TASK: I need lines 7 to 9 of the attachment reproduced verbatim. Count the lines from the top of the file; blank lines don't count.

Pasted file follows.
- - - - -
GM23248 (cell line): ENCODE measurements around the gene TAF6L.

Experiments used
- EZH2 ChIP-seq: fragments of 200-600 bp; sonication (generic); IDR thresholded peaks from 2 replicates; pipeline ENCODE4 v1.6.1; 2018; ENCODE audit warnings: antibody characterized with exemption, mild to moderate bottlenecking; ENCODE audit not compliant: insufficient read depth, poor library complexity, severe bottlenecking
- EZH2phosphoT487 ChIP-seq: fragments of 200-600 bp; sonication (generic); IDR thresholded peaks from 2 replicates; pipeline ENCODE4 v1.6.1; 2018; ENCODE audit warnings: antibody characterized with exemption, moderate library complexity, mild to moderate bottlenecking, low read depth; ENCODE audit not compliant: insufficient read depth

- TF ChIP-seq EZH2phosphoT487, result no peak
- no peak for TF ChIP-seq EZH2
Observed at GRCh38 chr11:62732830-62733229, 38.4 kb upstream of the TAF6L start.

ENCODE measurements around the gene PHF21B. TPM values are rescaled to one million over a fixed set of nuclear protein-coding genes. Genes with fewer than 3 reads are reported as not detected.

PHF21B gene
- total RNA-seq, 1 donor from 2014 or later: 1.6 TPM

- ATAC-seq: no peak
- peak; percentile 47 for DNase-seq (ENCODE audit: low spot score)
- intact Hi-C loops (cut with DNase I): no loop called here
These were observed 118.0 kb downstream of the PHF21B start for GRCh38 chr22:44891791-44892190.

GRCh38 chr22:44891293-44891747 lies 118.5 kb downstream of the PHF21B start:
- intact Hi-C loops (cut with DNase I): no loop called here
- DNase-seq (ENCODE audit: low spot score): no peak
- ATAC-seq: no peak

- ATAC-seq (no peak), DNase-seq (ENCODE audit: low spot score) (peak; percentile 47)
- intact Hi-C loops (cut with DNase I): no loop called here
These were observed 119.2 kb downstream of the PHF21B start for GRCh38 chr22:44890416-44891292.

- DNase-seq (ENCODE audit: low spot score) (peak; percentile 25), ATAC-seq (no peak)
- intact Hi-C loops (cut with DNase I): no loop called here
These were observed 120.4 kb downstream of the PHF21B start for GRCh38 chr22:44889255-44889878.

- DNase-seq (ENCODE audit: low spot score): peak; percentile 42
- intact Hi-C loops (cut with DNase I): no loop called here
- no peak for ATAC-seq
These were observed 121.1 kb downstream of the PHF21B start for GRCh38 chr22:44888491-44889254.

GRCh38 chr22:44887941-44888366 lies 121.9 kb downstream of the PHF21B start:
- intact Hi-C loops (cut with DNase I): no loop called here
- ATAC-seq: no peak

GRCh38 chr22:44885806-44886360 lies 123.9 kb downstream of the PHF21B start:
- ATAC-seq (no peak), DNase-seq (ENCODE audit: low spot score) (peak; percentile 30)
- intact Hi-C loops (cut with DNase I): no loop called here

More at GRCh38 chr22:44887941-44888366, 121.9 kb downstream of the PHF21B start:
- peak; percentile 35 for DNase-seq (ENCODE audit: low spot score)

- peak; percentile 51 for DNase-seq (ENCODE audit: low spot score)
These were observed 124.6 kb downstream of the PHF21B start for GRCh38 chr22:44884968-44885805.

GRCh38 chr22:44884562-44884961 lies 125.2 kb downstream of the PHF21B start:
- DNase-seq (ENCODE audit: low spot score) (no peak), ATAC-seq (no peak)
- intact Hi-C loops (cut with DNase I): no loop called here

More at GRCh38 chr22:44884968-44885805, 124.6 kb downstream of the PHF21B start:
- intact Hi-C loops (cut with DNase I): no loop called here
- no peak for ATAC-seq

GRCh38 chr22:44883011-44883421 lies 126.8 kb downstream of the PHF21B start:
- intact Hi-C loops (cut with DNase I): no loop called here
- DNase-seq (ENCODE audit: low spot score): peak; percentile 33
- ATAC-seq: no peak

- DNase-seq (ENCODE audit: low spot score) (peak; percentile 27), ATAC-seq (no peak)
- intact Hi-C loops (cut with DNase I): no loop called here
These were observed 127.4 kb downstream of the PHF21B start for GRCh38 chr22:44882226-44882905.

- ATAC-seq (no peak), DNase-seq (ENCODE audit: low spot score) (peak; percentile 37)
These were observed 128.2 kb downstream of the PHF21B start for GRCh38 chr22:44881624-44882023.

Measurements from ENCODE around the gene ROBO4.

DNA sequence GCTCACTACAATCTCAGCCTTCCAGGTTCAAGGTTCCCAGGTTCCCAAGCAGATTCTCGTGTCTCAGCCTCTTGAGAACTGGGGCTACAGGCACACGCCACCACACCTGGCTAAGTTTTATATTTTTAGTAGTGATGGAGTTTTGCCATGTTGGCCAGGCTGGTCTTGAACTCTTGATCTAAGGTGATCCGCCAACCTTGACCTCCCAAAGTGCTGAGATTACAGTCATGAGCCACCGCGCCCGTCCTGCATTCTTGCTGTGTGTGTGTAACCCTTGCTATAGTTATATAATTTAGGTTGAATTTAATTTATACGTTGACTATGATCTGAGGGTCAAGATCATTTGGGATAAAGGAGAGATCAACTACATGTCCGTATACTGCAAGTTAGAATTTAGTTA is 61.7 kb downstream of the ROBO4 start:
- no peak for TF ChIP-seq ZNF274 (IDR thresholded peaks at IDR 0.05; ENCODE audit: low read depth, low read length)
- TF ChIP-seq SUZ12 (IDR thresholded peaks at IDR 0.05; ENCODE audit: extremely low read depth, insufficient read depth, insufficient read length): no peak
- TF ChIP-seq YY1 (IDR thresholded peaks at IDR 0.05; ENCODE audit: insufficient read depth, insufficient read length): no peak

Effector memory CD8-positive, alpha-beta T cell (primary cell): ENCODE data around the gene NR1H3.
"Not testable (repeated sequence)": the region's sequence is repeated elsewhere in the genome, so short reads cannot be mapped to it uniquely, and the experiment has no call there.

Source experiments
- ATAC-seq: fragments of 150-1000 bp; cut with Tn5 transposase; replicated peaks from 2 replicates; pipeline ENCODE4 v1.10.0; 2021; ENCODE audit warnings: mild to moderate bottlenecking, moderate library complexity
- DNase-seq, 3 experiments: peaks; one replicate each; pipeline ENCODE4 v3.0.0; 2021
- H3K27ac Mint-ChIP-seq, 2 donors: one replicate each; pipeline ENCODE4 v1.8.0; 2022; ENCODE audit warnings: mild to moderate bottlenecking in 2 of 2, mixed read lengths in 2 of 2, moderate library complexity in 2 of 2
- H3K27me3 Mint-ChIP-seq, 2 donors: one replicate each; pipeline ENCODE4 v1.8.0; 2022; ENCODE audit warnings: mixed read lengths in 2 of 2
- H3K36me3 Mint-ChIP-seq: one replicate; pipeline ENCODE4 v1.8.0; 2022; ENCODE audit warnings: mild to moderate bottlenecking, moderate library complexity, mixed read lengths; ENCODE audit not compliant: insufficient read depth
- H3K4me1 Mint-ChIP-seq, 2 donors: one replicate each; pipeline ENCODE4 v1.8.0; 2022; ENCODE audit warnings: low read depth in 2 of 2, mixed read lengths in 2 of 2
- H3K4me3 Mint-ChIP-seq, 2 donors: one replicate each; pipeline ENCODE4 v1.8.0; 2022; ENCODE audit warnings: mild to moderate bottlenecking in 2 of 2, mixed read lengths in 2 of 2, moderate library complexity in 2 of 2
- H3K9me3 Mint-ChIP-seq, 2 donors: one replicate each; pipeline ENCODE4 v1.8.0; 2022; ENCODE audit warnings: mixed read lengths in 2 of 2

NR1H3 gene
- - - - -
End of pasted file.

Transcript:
Observed at GRCh38 chr11:62732830-62733229, 38.4 kb upstream of the TAF6L start.

ENCODE measurements around the gene PHF21B. TPM values are rescaled to one million over a fixed set of nuclear protein-coding genes. Genes with fewer than 3 reads are reported as not detected.

PHF21B gene